Livin' the Dream

Livin' the Dream

About Me

I am a sophomore at James Madison University in Harrisonburg, VA, majoring in journalism. My passion is cycling. I am a category 4 bike racer and my absolute dream would be to turn pro one day. My more realistic goal is to become a journalist for the sport of cycling and eventually move on to become a broadcaster for the sport.

Friday, July 25, 2014

Finally: Rasmunas Navardauskas Salvages Garmin-Sharps Tour

A late attack by Rasmunas Navardauskas salvaged Garmin-Sharp’s Tour as he won stage 19. Navardauskas attacked over the top of the Cote de Monbazillac (4). He never gained more that a 25” gap the whole of the 13km to the line. This is great redemption for the Garmin-Sharp team after their GC ambitions came to naught, but they lost their team leader Andrew Talansky due to injuries after stage 10.

            A big crash in the finale towards the front of the peloton took down many riders and split the peloton to pieces. The crash occurred just inside the 3km to go mark meaning everyone got the same time as the peloton, 7” behind Navardauskas. Notable fallers were Peter Sagan (Cannondale), Andre Greipel (Lotto-Belisol), and 3rd overall Romain Bardet (AG2R). All riders got up and finished the stage.

Flat Ride

After three tough days in the Pyrenees the riders welcomed the flat 208.5km stage 19 from Maubourguet Pays du Val d'Adour to Bergerac. What was not welcomed was the awful weather. The rain fell on and off in the beginning of the race, before hammering the riders for the last 80km of the race.

            A breakaway of five riders including Martin Elmiger (IAM), Arnaud Gerard (Bretagne-Seche Environnement), Cyril Gautier (EuropCar), Tom Jelte Slagter (Garmin-Sharp) and Rein Taaramae (Cofidis), established itself early into the race. The breakaway was given a short leash by the sprinters teams though, with there biggest advantage on the day just around 3’30”.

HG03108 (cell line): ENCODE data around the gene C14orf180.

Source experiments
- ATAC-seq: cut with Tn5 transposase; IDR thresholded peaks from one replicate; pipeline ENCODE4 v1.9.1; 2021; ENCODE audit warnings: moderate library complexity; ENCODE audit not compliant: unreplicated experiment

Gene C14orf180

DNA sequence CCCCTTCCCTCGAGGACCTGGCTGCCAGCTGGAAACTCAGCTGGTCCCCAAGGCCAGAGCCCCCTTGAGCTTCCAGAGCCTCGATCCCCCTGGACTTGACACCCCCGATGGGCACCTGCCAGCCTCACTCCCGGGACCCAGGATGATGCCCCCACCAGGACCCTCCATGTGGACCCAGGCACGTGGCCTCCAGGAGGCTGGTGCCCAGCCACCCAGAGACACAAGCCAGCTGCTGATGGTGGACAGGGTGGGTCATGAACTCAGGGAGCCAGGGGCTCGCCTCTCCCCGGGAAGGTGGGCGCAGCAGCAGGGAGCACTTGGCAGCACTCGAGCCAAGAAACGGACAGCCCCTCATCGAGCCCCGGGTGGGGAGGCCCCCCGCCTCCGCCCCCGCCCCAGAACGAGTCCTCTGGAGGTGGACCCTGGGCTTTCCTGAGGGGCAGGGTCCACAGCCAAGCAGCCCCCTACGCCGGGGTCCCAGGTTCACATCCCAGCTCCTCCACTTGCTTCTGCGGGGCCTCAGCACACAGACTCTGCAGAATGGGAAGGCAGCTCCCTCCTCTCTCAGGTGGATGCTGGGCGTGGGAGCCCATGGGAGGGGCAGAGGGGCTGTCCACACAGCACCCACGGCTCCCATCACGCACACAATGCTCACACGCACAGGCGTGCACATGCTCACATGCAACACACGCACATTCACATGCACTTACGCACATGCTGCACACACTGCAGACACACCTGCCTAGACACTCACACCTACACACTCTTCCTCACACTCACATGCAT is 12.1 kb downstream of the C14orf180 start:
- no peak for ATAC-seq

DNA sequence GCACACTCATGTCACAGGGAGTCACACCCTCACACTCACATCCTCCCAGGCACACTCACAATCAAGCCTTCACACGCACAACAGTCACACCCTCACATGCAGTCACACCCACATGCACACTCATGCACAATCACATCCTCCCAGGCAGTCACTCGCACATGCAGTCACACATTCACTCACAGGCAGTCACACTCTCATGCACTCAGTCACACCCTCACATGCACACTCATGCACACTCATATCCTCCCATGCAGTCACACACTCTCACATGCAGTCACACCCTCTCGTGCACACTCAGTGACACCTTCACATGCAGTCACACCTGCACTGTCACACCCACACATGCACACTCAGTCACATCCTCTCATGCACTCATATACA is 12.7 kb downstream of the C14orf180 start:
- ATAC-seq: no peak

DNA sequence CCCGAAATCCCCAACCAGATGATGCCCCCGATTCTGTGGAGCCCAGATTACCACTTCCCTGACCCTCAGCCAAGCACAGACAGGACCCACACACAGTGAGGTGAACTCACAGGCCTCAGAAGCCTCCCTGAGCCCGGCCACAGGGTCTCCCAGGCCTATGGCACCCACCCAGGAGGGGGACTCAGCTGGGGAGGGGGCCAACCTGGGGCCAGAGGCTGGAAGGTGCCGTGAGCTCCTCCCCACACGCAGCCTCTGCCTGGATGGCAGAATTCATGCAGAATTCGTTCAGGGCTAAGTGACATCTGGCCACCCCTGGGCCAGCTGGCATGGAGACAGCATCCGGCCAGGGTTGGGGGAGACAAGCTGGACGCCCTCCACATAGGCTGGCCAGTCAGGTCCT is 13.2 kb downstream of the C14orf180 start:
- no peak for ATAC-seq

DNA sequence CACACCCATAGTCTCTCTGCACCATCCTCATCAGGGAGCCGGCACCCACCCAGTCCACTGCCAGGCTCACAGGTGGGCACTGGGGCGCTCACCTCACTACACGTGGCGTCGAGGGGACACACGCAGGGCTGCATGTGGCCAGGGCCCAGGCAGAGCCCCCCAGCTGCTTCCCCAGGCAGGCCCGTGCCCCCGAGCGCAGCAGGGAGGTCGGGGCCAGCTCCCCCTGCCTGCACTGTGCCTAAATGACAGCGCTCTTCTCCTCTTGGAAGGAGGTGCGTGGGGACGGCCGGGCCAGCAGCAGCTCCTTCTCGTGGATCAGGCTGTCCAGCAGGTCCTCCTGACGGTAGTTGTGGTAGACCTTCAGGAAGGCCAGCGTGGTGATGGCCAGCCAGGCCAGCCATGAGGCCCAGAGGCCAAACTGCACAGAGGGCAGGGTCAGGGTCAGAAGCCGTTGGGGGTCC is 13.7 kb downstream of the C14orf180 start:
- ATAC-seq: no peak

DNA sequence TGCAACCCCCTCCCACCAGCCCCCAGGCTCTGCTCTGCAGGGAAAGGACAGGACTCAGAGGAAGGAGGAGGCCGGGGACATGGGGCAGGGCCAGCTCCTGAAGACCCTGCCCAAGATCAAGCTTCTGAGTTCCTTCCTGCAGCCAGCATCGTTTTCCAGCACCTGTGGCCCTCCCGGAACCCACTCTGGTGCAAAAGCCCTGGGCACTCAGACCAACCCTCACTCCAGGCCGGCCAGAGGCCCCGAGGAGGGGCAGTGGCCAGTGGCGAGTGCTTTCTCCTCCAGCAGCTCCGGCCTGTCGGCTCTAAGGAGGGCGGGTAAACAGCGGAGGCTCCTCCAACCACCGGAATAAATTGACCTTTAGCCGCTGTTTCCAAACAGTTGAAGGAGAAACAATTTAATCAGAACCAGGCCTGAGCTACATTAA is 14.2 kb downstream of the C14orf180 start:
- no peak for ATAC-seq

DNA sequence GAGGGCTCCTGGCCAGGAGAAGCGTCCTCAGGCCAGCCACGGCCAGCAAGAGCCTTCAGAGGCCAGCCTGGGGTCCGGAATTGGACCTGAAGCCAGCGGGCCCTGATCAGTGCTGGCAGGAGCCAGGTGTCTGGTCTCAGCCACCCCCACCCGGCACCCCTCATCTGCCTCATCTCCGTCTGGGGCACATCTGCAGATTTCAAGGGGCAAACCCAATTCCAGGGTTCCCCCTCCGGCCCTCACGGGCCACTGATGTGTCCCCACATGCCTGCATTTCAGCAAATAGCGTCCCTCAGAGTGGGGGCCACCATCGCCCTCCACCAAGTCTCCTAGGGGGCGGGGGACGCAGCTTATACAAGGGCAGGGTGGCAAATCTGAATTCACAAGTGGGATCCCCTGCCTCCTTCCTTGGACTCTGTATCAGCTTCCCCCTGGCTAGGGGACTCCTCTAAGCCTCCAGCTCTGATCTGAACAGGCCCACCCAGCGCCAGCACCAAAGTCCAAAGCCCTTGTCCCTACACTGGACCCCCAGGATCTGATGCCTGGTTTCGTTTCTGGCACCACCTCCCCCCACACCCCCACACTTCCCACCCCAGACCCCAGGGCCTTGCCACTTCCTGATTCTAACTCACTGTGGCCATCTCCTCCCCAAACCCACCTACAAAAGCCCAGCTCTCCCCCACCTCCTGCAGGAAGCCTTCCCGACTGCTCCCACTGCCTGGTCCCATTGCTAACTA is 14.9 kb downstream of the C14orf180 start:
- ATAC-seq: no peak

As the riders coursed through the French countryside race radio was very busy announcing punctures to the follow team cars. The rain has washed a lot of grit onto the road causing the riders to puncture. In fact Movistar has gotten so many punctures this Tour that they have started asking other teams for wheels because they do not have enough to service there riders.

A Bid for Glory

            With 30km to the finish Slagter chose to go it alone and left his breakaway companions behind. The peloton was closing in, just over a minute behind the leaders. The finish of the stage was not status quo with the short category 4 kicker Cote de Monbazillac (1.3km, 7.6%) peaking out just 13km from the finish. Furthermore, there were two tight 90-degree corners in the last 500 meters. The finish favored a small group or solo rider as with the pounding rain the peloton would have to navigate the corners slower.

            10km after attacking, Slagter had stretched his advantage to 40” as Elmiger, Taaramae, Gautier, and Gerard were caught by the peloton. The peloton was speeding along in the rain led by the team of Peter Sagan, Cannondale. Jan Bakelants (OPQS) tried a move off the front of the peloton, but gained no more than 20 meters before Cannondale brought him back. On the descent to the climb with 15km to go Alex Howes (Garmin-Sharp) gapped the peloton and pursued his teammate Slagter who’s advantage had slipped under 30”.